On 8 August 2018, the NICE released Technology appraisal guidance [TA535] on lenvatinib (Lenvima, Eisai) and sorafenib (Nexavar, Bayer) for progressive, locally advanced or metastatic differentiated thyroid cancer in adults who have had radioactive iodine.
Lenvatinib and sorafenib are recommended as options for treating progressive, locally advanced or metastatic differentiated thyroid cancer (papillary, follicular or Hürthle cell) in adults whose disease does not respond to radioactive iodine, only if:
- they have not had a tyrosine kinase inhibitor before or
- they have had to stop taking a tyrosine kinase inhibitor within 3 months of starting it because of toxicity (specifically, toxicity that cannot be managed by dose delay or dose modification).
Lenvatinib and sorafenib are recommended only if the companies provide them according to the commercial agreements.
This recommendation is not intended to affect treatment with lenvatinib or sorafenib that was started in the NHS before this guidance was published. Patients having treatment outside this recommendation may continue without change to the funding arrangements in place for them before this guidance was published, until they and their NHS clinician consider it appropriate to stop.
Tyrosine kinase inhibitors, lenvatinib and sorafenib are the only treatment options for progressive, locally advanced or metastatic differentiated thyroid cancer after surgery and radioactive iodine. For patients who cannot have lenvatinib or sorafenib, best supportive care is the only option.
Dosage of lenvatinib in the marketing authorisations is 24 mg (2×10 mg capsules and 1×4 mg capsule) once daily and for sorafenib 400 mg (2×200 mg tablets) twice daily (equivalent to a total daily dose of 800 mg). Treatment should continue as long as clinical benefit is observed or until unacceptable toxicity occurs.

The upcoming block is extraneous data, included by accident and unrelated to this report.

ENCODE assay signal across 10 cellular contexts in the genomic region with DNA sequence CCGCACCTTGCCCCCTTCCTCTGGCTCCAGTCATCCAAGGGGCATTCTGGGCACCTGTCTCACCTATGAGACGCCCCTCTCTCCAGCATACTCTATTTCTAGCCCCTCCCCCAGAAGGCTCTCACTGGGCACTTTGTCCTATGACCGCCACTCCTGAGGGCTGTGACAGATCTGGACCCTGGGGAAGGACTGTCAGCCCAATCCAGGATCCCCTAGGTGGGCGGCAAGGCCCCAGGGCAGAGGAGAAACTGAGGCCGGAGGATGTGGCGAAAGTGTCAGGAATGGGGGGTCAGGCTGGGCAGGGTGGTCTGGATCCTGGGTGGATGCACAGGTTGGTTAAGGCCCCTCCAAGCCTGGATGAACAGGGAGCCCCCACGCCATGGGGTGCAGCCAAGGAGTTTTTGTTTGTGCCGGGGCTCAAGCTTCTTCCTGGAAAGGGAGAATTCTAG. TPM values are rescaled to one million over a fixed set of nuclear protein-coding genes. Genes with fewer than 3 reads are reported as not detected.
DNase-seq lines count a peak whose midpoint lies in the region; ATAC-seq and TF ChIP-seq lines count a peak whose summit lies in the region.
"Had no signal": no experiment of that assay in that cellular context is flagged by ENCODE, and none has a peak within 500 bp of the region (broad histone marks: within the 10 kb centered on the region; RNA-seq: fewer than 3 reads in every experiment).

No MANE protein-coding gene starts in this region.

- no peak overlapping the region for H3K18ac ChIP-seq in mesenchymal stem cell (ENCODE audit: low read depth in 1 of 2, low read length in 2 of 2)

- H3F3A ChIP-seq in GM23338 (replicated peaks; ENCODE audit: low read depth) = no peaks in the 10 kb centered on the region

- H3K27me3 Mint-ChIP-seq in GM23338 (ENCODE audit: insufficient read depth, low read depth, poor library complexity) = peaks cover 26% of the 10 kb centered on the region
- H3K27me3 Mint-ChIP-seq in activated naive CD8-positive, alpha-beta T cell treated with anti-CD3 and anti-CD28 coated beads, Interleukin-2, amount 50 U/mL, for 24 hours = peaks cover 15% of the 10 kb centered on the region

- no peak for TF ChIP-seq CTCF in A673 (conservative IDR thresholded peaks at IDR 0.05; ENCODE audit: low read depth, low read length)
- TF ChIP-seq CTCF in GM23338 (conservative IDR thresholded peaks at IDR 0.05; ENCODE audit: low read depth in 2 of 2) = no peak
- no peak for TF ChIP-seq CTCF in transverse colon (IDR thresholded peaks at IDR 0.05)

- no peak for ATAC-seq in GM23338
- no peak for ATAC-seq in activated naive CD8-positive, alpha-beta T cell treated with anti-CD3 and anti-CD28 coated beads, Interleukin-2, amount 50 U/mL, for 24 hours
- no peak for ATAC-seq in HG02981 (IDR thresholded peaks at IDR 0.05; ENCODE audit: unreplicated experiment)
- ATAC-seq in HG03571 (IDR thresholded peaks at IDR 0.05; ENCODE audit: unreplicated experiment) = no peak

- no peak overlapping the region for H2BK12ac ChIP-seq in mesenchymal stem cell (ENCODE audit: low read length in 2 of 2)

Clinical trial evidence shows that lenvatinib and sorafenib are both effective in delaying disease progression, but there is a higher response rate with lenvatinib and it may delay progression for longer. Clinical expert advice is that this response is associated with an improvement in symptoms, which is valued by patients. Lenvatinib and sorafenib also increase the overall survival, but it is uncertain by how long.
The cost-effectiveness estimates are higher than what NICE normally considers acceptable, and lenvatinib and sorafenib do not meet NICE's end-of-life criteria. But the treatments do increase length of life and there are no other treatments available for the condition. Also, the cost-effectiveness estimates do not capture the benefits of patients having a response to treatment, that is, an improvement in symptoms.
Taking all this into account, lenvatinib and sorafenib are recommended as treatment options for differentiated thyroid cancer after radioactive iodine. However, they are recommended only for patients who have not had tyrosine kinase inhibitors before, or who have to stop them early because of tolerability (specifically, toxicity that cannot be managed by dose delay or dose modification). This is because there is not enough clinical evidence and no cost-effectiveness evidence to determine whether the treatments are effective when used sequentially.
The price of lenvatinib is 1,437 GBP per 30×10 mg pack and per 30×4 mg pack (excluding VAT; British national formulary online [accessed July 2017]). The price of sorafenib is 3,576.56 GBP per 112×200 mg pack (excluding VAT; British national formulary online [accessed July 2017]). The companies have commercial agreements. This makes lenvatinib and sorafenib available to the NHS with a discount. The size of the discount is commercial in confidence. It is the companies’ responsibility to let relevant NHS organisations know details of the discount.